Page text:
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A man walks at a makeshift refugee camp in Port-au-Prince January 19, 2010.


In a sense, Haiti's tragic earthquake is a sort of Disaster 2.0, with new technology and telecom companies playing a unique and constructive role in the recovery.

Text message donations, which have sent millions of dollars to various charities, have gotten the limelight. But there are other, even more technically obscure, ways to help.

Sites such as The Extraordinaries are encouraging plugged-in, smart phone-using Samaritans to volunteer their urban downtime to altruistic but time-consuming tasks.

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For the tragedy in Haiti, this involves tagging photos from streaming Flickr photo feeds for Port-au-Prince and its environs. One image of a couple and their baby, tagged yesterday, for example, read in part: people: yes, face: visible, alive: yes, baby, evacuated.

You can do it from your desktop PC, when you're bored. Or on your smart phone, while waiting for a streetcar, say.

It seems a little unusual and perhaps pointless, but imagine having family or relatives in Haiti that you can't contact by phone because of the island nation's strained cellular network. You go online to check photos, any photos, and get hit with a cacophony of thousands of gruesome images, from news organizations and aid workers and humanitarian organizations - many of them unlabeled or poorly captioned.

It's difficult to measure the impact of this type of micro-volunteerism, but its certainly true that not knowing can be debilitating. Helping tag photos may help bring tragic closure to someone's angst - or great relief. Either way, you've helped, though you may never know it.

Other groups are more direct. Télécoms Sans Frontières have erected mobile communications camps among the rubble: to let people call to their relatives and let them know they're okay. Catherine Sang, of TSF, told me that for many people in disaster zones, family is more important than food. The French non-governmental organization also lets aid workers co-ordinate efforts.

Text message donations, on the other hand, are sort of a mixed bag: although millions have come through the large wireless carriers, it's a bit unclear when these spur-of-the-moment, heartfelt donations will actually arrive, given the realities of cellular billing. Money could be delayed by months.

However, given the scope of devastation, the looming, long-term recovery effort, and the bottleneck at Port-au-Prince's airport, delaying donations might even be a good thing. And, regardless, the money should arrive at some point.

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Indeed, charities who are part of the text-donating network receive daily tallies of the amounts donates through wireless carriers; so, even if they don't get the cash immediately, they know they can rely on those funds in the near future. Marc Choma, with the Canadian Wireless and Telecommunications Association, said people shouldn't be discouraged from text-donating because of a delay, given that humanitarian efforts could stretch for years.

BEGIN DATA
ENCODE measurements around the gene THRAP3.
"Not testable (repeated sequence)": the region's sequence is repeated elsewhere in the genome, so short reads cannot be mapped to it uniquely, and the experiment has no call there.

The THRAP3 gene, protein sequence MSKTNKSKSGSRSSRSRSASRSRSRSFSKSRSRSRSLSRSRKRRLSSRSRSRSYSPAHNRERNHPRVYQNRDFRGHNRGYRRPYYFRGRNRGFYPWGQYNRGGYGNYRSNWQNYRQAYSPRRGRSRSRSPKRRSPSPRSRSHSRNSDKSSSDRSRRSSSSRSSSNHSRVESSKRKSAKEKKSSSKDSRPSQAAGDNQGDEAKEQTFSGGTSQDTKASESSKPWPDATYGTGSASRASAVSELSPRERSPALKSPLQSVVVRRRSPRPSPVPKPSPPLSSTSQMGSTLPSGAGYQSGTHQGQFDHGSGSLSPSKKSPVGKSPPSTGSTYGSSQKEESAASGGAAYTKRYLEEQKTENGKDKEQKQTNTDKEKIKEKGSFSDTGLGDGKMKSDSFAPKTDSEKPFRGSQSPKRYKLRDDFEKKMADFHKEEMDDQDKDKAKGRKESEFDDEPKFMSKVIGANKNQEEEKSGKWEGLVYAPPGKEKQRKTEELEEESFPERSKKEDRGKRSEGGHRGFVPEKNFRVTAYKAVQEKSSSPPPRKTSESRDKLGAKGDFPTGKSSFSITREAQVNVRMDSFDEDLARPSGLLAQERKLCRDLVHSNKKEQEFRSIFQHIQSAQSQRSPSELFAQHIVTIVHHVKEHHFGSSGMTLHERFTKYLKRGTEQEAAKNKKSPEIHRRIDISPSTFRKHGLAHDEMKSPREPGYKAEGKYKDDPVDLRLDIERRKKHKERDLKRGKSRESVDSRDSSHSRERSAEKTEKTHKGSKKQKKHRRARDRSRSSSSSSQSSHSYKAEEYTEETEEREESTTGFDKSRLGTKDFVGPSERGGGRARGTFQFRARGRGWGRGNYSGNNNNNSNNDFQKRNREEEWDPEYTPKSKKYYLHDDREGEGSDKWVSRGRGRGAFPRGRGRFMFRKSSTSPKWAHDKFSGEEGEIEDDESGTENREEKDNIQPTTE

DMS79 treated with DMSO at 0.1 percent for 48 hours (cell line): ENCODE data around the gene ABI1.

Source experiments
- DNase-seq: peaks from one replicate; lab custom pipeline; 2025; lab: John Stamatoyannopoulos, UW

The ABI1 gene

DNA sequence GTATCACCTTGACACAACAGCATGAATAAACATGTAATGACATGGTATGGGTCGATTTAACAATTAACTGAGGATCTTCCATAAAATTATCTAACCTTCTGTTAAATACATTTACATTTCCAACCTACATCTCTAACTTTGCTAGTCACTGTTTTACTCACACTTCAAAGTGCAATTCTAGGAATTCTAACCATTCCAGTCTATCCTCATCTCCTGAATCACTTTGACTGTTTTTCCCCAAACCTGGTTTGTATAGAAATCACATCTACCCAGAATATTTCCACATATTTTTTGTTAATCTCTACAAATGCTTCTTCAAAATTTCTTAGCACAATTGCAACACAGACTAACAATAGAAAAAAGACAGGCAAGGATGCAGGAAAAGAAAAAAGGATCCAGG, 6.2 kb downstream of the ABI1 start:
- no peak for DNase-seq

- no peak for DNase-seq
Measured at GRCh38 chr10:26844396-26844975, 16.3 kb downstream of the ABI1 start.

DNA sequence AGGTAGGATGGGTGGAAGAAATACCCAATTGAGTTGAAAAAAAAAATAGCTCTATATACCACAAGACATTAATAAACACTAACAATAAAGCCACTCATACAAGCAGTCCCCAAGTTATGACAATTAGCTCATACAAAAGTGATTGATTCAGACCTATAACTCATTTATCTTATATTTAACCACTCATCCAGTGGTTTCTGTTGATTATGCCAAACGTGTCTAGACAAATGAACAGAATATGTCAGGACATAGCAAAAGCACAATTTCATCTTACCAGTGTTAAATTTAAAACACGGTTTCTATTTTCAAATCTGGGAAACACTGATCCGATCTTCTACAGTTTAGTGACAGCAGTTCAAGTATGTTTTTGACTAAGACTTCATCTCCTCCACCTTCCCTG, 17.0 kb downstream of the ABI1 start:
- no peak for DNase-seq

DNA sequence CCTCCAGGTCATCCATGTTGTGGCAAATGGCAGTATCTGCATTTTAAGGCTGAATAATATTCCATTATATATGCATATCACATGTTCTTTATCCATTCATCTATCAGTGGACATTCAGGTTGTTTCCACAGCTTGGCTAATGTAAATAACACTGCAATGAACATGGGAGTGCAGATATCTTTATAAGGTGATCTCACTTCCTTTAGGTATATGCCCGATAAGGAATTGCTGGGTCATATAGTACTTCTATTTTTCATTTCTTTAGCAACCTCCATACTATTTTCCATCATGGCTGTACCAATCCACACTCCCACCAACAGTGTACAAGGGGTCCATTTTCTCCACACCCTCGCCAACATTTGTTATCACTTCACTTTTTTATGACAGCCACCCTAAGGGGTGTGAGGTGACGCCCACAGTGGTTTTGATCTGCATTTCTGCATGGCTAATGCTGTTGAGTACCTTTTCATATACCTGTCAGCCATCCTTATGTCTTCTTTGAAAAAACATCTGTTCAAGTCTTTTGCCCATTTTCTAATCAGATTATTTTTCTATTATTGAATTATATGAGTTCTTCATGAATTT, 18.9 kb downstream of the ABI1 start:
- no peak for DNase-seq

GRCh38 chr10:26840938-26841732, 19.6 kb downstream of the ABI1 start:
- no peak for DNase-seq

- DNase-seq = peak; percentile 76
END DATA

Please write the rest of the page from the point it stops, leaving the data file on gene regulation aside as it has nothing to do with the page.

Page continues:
"I don't think people are going to drop in somewhere to drop off a $5 bill," Mr. Choma said. "The charities are going to be counting on these donations over the coming months and years."

Of course, uncoordinated aid that does arrive -- or arrives in a bottleneck -- can be infuriating to both locals and aid workers. That's why, as I reported earlier, telecom-centric non-governmental organizations are among the first NGOs to arrive: helping other aid groups talk to each, to collaborate and be effective; and helping distraught, anxious Haitians to contact each other, either to reassure a relative in the U.S. or Canada (likely Montreal) that they're okay or to call into the rubble.

Telecom companies are also shipping in communications equipment. Ericsson, for example, is shipping in a self-contained cellular network --- a garden shed-like GSM container, which has the SIM cards of 5,000 donated cell phones programmed in. It will work almost instantly, once it gets into the country. As of Monday evening, it was sitting in a United Nations logistics base in Brindisi, Italy. Hopefully it's there by now.

These could all be specific examples of the increasingly professionalized world of foreign aid and development -- a world in which telecom technicians volunteering from transnational corporate entities are as sought after as warm-hearted school builders and well diggers.

But the appearance of micro-volunteerism gives some hope: that warm-hearted (albeit, plugged-in) layman anywhere can donate their amateur services.

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Other groups are offering services --- like editing, web design, party-planning, and style consultation --- for a set, per-hour donation, which would then be matched by the government.

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